Bakemonogatari Review: Apparition Issues and Dialogue
A few days ago I finished watching Bakemonogatari, and it was quite the interesting experience. With lots of interesting dialogue, great character dynamics, and a style truly of its own, Bakemono was very much worth it and certainly entertaining. It’s unlike any other anime I’ve seen, and this uniqueness definitely helps it to stand out.
Bakemono revolves around Koyomi Araragi, a high school student who goes out of his way to help others and is surrounded by very unusual circumstances. Araragi’s world is one with apparitions and many supernatural occurrences, and such things have a major impact on the events of the story. There are five major heroines, all of which have arcs dedicated to them in which they and Araragi work together to deal with whatever apparition is causing problems at the time. At the same time, however, Bakemono is also a story about relationships of many sorts, as many of the conflicts presented are generated from relationship dysfunction, and one of the central aspects of the story is the relationship between Araragi and the female lead, Hitagi Senjougahara.
The plot for Bakemonogatari is pretty straightforward overall. To put it simply, all there really is to the story is Araragi helping out the different girls with their problems, and while leaving it simply at that would be a disservice, this is essentially what everything comes down to. There are some events that make these situations more interesting and the personal conflicts of each of the characters plays a major role in shaping these arcs as well as how everything plays out, but the story is hardly complex by any means. Of course, Bakemono only covers but a portion of the Monogatari series, and I’m almost certain that there is even more to the story that I’ll discover upon viewing the other series, so it wouldn’t be fair to criticize Bakemono solely on its story.
Of course, the plot is not the strongest aspect of Bakemono, as more than anything it’s the characters that make this show. In particular, Senjougahara is a fan favorite and a big part of why Bakemono is so unique. Senjougahara is a very unusual character that cannot be described easily. Though some might label her as a tsundere (and the show itself does play on this by making note of it directly), the reality is that Senjougahara is by no means a typical tsundere and has so many dimensions to her character and a personality that is not static by any means. The other characters are also very important due to their interactions with both Araragi and Senjougahara and how they influence the development of those two characters. Though Araragi and Senjougahara have the spotlight, the side cast is important not only because of the different personalities they provide but also what they reveal about the two lead characters and their backstories.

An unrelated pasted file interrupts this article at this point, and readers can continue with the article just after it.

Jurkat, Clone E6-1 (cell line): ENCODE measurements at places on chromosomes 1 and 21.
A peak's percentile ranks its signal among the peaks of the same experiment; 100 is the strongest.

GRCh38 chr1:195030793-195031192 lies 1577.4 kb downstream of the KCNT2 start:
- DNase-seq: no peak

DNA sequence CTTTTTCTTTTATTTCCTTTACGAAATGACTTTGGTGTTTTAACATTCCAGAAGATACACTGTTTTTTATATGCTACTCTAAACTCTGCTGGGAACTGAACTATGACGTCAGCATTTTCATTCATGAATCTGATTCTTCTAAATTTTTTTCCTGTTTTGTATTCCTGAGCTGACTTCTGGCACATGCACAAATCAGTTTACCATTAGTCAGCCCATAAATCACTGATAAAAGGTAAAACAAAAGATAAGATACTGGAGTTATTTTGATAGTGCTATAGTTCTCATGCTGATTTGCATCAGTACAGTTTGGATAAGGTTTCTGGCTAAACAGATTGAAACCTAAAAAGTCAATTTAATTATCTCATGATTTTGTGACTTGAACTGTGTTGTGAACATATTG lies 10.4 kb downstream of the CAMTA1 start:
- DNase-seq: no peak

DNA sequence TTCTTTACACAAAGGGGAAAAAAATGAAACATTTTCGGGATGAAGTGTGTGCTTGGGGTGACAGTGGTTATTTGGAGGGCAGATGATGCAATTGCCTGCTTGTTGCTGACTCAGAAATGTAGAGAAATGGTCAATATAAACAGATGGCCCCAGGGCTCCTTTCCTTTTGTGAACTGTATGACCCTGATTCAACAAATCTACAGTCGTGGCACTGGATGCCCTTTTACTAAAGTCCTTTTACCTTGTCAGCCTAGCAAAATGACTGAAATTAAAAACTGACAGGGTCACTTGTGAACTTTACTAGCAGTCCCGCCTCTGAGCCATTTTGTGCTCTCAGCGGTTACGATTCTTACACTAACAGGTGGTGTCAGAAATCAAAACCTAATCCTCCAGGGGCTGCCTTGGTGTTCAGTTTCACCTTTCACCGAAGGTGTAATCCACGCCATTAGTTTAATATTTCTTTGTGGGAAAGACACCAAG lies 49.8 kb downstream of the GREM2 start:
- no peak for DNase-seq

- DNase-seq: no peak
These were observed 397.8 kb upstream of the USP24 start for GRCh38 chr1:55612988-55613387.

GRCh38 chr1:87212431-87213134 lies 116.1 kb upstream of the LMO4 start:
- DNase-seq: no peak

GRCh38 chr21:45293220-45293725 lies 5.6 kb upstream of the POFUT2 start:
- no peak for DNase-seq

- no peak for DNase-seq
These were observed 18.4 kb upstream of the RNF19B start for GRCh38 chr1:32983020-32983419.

Speaking of character interactions, Bakemono utilizes dialogue as a major component of storytelling and in a way that I have not seen from many other series. More than almost any other anime, dialogue drives Bakemono and propels the story and character development. Dialogue is the source of comedy with jokes and puns (a decent amount of which are based around Japanese wording and are sadly difficult if not impossible for Westerners to pick up on), but also the most common way the series expresses the thoughts and feelings of each of the characters. In particular, the dialogue between Araragi and Senjougahara is one of the areas where the series shines, and this peaks in the touching and meaningful events of episode 12, which is one of my personal favorites. That said, the entirety of the Tsubasa Cat arc (episodes 11-15) is my favorite not only because of that episode, but also because of how much it connects back to the past of Araragi and Hanekawa while at the same time displaying some of their development and thoughts in a way none of the previous arcs had. Of course, each arc provides something different, and it’s because of some of the previous arcs that Tsubasa Cat arc was as fascinating as it was.
Bakemonogatari was a very entertaining anime on the whole. The character relationships were treated very well and I liked the anime’s unusual style. Interestingly enough, the closest thing I could think of stylewise was Mahou Shoujo Madoka Magica, and yet this is mostly because of the studio I’m sure, as these two series are almost nothing alike otherwise. My only issues with Bakemono were the somewhat weak story and the fact that I personally wasn’t particularly attached to any of the characters, both of which I’m sure will be addressed as I watch the other seasons and perhaps rewatch Bakemono. Ultimately I’d give Bakemonogatari an 8/10, although with a rewatch after finishing the other seasons, I’m actually fairly certain it’s possible for it to receive a 9/10. Before I can continue with the Monogatari series, however, I’ll need to finish watching Sakurasou no Pet na Kanojo and start playing Zero Escape: Virtue’s Last Reward.